The outside world’s effect on the show came into play a lot throughout the discussion, particularly the fact that Liz Lemon evolved into a role model of sorts for many online. This inspired the writing staff to ensure that Liz stayed flawed; to not let her turn into the perfect woman who can balance her crazy job and her romantic life. In fact, Tina stated several times throughout the panel that she hates filming romantic scenes and feels that she “shouldn’t have to.” In fact, she’s much happier being ugly on the screen, such as when she spent an episode dressed as a Joker-esque bag lady in “The Tuxedo Begins.” Famed improv guru Del Close, whom Tina studied under in Chicago, said that your characters should be as smart as you, if not smarter, and Tina worked hard to make sure that this was true of Liz, and that she didn’t gradually get dumbed down over the years.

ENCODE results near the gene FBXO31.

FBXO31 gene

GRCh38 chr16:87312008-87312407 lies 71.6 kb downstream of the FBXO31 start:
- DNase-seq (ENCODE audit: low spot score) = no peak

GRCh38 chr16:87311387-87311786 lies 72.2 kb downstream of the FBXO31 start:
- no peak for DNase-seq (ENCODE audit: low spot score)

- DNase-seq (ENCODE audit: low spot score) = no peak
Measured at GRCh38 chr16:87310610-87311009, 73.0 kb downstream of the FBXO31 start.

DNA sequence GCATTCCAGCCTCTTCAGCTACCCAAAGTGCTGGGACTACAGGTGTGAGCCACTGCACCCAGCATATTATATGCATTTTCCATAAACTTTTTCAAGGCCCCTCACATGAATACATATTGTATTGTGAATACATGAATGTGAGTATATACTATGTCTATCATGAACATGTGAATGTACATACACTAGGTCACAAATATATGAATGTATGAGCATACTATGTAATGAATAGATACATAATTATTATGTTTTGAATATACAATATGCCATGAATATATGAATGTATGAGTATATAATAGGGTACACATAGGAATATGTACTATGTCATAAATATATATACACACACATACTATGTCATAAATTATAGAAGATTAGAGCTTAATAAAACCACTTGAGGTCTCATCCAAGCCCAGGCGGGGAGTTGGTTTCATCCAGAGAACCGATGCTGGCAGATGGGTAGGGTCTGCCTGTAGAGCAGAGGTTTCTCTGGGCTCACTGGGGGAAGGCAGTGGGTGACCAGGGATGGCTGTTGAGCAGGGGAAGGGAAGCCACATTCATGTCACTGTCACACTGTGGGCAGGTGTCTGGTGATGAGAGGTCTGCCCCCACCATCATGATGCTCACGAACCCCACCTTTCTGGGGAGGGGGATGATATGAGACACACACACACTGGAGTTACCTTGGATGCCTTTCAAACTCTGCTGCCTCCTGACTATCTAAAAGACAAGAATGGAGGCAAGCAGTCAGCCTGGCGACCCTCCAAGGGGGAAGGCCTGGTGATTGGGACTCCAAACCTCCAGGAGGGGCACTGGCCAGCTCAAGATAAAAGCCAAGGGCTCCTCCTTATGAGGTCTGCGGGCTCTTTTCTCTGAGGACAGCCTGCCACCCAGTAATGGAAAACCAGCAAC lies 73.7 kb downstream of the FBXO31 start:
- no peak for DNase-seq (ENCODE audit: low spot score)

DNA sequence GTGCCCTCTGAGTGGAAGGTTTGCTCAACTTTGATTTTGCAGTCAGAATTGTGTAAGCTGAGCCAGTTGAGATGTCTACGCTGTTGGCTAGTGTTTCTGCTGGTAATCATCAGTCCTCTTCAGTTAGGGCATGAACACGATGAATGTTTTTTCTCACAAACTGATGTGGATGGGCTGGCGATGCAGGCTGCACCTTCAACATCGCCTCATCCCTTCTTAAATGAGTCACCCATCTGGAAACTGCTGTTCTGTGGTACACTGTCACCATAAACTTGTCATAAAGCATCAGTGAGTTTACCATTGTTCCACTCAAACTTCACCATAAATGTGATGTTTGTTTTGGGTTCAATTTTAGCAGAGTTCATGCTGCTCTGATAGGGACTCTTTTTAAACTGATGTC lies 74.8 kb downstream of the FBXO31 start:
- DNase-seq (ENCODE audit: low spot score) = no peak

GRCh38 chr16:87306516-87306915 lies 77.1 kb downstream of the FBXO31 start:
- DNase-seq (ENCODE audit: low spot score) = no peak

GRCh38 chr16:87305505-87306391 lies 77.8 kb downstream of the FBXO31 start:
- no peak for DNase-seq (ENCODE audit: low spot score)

In the same vein, Colleen McGuiness points out that it took six episodes for Liz to say “I love you” to another person, which is kind of unusual for television, especially when one looks at other female protagonists like Sex and the City’s Carrie, who lives in the same city as Lemon but could not be having a more different romantic life. Ultimately it would appear that the attitude Tina has towards her female writer character is the same that she has for female writers in the real world. When asked by an audience member what advice she would give to women trying to make it in comedy, Tina says she’d give the same advice she’d give a man: “write as much as you can and get it in front of an audience.” Although, she did tell women specifically to “always wear a bra, even if you don’t think you need it that day.” When Colleen suggests facetiously that it might help to watch some football to join in that conversation with the men, Tina immediately shuts it down. “No. It’s boring.”
Even after seven years on the air, there are some plot lines that just never found a place on the show. For example, when asked if there were any romantic pairings that were ever discarded, Tina reveals that in one script that made it to the table read, a desperate Jenna had an affair with Pete. In general, she says, the show had pretty solid table reads but this one tanked because it “creeped people out.”